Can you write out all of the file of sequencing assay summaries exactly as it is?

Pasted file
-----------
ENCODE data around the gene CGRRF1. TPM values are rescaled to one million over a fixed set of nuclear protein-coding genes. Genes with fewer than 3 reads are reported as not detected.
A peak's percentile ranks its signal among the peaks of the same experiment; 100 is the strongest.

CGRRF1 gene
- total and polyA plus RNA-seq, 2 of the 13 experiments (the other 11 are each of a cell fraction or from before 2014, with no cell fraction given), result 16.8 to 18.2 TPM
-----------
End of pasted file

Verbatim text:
ENCODE data around the gene CGRRF1. TPM values are rescaled to one million over a fixed set of nuclear protein-coding genes. Genes with fewer than 3 reads are reported as not detected.
A peak's percentile ranks its signal among the peaks of the same experiment; 100 is the strongest.

CGRRF1 gene
- total and polyA plus RNA-seq, 2 of the 13 experiments (the other 11 are each of a cell fraction or from before 2014, with no cell fraction given), result 16.8 to 18.2 TPM